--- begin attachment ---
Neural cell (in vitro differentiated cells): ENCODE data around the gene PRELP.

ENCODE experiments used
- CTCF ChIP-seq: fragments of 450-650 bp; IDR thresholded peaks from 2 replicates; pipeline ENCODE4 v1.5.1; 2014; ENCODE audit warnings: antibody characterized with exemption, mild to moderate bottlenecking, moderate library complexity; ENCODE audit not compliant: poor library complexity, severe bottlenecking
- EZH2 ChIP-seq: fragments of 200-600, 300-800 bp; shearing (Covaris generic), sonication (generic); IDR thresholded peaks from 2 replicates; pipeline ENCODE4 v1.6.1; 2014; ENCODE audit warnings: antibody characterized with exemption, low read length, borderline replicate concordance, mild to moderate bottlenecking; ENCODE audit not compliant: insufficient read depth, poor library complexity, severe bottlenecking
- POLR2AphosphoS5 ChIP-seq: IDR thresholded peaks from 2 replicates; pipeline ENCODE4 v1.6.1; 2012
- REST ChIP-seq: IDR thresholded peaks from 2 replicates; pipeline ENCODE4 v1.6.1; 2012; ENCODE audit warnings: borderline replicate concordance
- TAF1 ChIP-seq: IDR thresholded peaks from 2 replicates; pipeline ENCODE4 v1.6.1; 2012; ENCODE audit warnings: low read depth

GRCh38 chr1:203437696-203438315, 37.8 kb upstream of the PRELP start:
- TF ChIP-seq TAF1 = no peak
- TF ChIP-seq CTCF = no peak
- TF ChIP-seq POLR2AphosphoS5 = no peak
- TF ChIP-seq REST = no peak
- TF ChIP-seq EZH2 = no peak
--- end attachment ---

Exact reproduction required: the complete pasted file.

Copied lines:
Neural cell (in vitro differentiated cells): ENCODE data around the gene PRELP.

ENCODE experiments used
- CTCF ChIP-seq: fragments of 450-650 bp; IDR thresholded peaks from 2 replicates; pipeline ENCODE4 v1.5.1; 2014; ENCODE audit warnings: antibody characterized with exemption, mild to moderate bottlenecking, moderate library complexity; ENCODE audit not compliant: poor library complexity, severe bottlenecking
- EZH2 ChIP-seq: fragments of 200-600, 300-800 bp; shearing (Covaris generic), sonication (generic); IDR thresholded peaks from 2 replicates; pipeline ENCODE4 v1.6.1; 2014; ENCODE audit warnings: antibody characterized with exemption, low read length, borderline replicate concordance, mild to moderate bottlenecking; ENCODE audit not compliant: insufficient read depth, poor library complexity, severe bottlenecking
- POLR2AphosphoS5 ChIP-seq: IDR thresholded peaks from 2 replicates; pipeline ENCODE4 v1.6.1; 2012
- REST ChIP-seq: IDR thresholded peaks from 2 replicates; pipeline ENCODE4 v1.6.1; 2012; ENCODE audit warnings: borderline replicate concordance
- TAF1 ChIP-seq: IDR thresholded peaks from 2 replicates; pipeline ENCODE4 v1.6.1; 2012; ENCODE audit warnings: low read depth

GRCh38 chr1:203437696-203438315, 37.8 kb upstream of the PRELP start:
- TF ChIP-seq TAF1 = no peak
- TF ChIP-seq CTCF = no peak
- TF ChIP-seq POLR2AphosphoS5 = no peak
- TF ChIP-seq REST = no peak
- TF ChIP-seq EZH2 = no peak